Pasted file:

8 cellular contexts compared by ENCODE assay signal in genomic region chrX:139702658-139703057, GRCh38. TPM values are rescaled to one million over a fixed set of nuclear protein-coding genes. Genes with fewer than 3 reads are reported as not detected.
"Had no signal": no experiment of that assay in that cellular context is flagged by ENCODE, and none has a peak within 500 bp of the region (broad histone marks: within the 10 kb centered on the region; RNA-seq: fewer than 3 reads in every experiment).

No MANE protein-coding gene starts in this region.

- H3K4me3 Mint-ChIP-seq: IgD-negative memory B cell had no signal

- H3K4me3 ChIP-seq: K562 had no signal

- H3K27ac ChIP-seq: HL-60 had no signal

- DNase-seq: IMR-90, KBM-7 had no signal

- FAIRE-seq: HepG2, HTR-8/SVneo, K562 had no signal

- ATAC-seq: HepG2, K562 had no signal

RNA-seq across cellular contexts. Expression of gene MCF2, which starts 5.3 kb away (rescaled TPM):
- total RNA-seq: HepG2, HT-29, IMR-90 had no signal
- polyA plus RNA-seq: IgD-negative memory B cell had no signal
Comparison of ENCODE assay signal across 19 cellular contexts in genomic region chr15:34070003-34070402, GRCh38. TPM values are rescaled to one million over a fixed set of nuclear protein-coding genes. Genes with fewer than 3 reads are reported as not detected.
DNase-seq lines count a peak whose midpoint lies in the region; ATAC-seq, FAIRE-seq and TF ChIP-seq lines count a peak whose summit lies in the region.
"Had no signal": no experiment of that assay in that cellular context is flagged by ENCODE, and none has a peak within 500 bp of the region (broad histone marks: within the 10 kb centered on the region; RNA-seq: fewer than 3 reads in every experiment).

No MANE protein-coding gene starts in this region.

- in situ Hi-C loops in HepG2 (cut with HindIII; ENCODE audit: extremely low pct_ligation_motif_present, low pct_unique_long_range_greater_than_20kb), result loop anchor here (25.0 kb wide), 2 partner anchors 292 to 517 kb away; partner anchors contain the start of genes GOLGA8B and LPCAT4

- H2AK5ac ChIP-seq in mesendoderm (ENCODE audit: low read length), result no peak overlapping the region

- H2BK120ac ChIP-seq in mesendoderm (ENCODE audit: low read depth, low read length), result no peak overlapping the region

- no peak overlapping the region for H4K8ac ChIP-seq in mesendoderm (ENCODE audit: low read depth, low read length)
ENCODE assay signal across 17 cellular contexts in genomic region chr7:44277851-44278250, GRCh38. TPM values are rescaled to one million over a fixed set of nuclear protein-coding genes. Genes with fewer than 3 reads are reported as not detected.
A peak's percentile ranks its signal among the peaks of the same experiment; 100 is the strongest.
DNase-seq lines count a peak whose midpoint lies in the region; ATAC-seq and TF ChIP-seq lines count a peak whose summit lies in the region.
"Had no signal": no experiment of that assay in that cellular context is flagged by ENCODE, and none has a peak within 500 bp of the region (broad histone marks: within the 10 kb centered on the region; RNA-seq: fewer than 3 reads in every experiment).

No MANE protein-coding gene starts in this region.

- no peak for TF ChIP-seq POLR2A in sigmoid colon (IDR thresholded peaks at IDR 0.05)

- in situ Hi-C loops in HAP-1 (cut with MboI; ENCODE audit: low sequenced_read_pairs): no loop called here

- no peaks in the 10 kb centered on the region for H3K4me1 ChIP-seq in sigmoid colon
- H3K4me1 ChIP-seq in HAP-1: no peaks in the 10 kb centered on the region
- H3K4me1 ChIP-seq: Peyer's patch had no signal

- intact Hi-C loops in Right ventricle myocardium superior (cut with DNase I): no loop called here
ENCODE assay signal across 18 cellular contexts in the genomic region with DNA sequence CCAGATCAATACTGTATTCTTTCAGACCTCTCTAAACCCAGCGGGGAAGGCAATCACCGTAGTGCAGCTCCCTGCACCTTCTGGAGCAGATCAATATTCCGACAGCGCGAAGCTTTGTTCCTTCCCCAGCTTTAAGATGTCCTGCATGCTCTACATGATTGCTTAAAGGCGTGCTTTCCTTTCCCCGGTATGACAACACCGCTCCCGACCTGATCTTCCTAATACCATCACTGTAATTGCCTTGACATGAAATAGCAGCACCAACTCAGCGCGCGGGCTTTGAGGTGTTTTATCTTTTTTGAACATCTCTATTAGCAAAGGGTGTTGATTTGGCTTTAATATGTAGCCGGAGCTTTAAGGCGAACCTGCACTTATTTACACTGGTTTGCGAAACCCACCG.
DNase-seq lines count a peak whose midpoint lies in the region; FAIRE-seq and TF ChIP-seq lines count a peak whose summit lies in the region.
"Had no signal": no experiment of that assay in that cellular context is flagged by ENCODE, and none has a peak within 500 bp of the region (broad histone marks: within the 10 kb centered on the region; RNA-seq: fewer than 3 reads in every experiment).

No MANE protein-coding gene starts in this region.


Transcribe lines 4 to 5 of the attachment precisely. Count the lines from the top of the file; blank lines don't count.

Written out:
- H3K4me3 Mint-ChIP-seq: IgD-negative memory B cell had no signal

- H3K4me3 ChIP-seq: K562 had no signal